One lesson can be learned from a now infamous proceeding before the USPTO involving ALSPs Abtach Ltd., 360 Digital Marketing LLC, and RetroCube LLC. These ALSPs purported to assist trademark filers with the federal trademark application process. On November 3, 2021, the USPTO issued a show cause order stating that it had reason to believe that these and related companies were violating the USPTO’s rules of practice, engaging in the unauthorized practice of law, and providing false, fictitious, or fraudulent information in thousands of trademark submissions to the USPTO. Among the violations, the USPTO alleged that the companies failed to follow the rule that all documents submitted to the USPTO in a trademark matter must be personally signed by the named signatory. When the companies did not adequately respond to the USPTO’s show cause order, the USPTO imposed sanctions on the companies, including a bar on further communication with the USPTO, permanent deactivation of their USPTO accounts, and disallowance of any future accounts. However, this was not the worst of it. The order terminated “all trademark application proceedings involving submissions by Respondents or filed through a USPTO.gov account registered to, associated with, or controlled by Respondents,” leaving thousands of applicants with paid for, but cancelled trademark applications. Several South Carolina applicants were caught in this proceeding. Since federal trademark rights can begin from the filing date, this caused substantial legal damages to thousands of entities. In this case, the use of these ALSPs resulted in substantially more harm than any saving could overcome. The use of an ALSP without the guidance of a practicing trademark attorney was very damaging indeed.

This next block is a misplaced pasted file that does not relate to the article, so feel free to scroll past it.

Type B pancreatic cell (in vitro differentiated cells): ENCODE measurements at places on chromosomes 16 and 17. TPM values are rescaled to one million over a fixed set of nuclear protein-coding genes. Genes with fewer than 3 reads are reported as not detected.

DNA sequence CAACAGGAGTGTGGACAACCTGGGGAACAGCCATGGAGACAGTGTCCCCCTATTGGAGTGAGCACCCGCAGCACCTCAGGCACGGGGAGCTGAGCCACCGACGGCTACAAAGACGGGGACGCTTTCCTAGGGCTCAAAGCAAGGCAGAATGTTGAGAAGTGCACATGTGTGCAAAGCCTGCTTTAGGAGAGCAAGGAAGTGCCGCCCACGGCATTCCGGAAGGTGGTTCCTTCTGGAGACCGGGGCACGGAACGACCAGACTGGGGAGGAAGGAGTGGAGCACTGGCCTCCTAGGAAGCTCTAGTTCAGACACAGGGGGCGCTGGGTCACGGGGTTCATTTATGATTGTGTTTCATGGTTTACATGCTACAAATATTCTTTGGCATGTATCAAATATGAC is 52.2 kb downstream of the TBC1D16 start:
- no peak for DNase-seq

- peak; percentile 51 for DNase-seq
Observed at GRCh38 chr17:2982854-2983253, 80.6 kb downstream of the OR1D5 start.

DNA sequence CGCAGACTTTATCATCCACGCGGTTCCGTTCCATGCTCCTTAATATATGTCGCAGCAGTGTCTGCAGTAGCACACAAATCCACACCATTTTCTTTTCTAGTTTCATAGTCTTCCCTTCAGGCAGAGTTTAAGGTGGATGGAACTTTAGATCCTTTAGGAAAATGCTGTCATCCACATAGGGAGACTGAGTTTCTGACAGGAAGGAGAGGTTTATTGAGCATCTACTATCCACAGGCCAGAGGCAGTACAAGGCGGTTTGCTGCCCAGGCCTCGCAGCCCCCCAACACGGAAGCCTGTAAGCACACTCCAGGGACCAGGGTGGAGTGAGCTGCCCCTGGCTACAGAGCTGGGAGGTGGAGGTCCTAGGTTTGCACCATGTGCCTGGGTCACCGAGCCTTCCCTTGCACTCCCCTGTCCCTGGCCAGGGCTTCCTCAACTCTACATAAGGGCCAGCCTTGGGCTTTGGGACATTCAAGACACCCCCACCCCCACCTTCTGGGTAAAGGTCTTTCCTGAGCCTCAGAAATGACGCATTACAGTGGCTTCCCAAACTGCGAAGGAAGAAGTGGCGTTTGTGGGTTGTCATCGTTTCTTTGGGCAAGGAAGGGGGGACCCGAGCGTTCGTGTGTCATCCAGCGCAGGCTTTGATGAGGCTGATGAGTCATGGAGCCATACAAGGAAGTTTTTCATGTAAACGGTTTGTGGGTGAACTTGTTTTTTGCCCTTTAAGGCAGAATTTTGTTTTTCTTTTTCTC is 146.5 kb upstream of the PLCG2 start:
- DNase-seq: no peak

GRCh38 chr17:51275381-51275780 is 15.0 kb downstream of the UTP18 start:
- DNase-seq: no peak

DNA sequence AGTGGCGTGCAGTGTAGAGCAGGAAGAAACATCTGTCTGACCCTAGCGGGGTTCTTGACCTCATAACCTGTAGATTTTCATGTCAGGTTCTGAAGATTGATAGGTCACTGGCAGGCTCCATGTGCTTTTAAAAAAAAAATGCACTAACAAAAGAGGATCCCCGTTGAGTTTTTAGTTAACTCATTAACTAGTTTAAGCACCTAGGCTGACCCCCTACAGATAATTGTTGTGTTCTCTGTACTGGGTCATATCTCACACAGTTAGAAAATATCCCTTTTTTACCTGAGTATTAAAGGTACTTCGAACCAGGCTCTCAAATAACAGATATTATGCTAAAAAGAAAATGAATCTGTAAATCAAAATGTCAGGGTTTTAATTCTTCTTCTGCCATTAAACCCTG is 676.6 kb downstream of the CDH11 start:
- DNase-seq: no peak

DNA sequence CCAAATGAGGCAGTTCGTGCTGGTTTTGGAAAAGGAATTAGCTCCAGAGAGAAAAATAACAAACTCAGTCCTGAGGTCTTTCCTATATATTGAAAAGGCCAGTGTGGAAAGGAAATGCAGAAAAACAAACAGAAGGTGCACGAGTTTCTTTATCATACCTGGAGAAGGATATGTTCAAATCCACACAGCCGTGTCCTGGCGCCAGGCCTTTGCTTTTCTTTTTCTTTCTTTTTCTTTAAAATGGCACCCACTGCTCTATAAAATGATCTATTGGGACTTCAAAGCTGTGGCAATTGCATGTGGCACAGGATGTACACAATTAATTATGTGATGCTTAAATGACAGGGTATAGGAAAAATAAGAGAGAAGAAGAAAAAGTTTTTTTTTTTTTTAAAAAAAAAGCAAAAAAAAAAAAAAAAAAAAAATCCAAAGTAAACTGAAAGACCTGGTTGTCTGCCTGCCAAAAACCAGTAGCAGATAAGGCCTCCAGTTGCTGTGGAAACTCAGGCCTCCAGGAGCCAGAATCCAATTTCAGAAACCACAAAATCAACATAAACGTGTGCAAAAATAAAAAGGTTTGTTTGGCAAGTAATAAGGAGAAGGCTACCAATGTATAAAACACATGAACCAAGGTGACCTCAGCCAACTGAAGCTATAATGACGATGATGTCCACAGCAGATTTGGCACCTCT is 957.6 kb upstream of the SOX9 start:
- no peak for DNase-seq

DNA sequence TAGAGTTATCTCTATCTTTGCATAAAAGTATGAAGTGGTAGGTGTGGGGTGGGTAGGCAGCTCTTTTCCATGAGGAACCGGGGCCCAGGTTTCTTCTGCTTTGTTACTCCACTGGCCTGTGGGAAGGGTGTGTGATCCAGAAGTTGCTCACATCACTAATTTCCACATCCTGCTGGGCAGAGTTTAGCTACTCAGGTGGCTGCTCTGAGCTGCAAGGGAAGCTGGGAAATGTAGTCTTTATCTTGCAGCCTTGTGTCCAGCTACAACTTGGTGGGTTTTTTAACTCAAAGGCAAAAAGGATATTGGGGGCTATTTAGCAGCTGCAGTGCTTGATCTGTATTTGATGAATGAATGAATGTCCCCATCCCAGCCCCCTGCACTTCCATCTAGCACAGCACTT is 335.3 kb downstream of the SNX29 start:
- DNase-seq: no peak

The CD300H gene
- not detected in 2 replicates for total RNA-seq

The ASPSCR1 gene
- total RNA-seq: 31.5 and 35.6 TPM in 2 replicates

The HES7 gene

When considering an ALSP, there is always the issue of unauthorized practice of law, as shown in the USPTO proceeding. South Carolina has addressed one business model of an ALSP (Legal Zoom) in a 2012 proceeding and found that “Legal Zoom’s business practices, as reflected in the Settlement Agreement and the Affidavit of Edward Hartman, do not constitute the practice of law.” Nevertheless, each use and implementation is different, and this is an area where the specific ALSP in use will determine the outcome.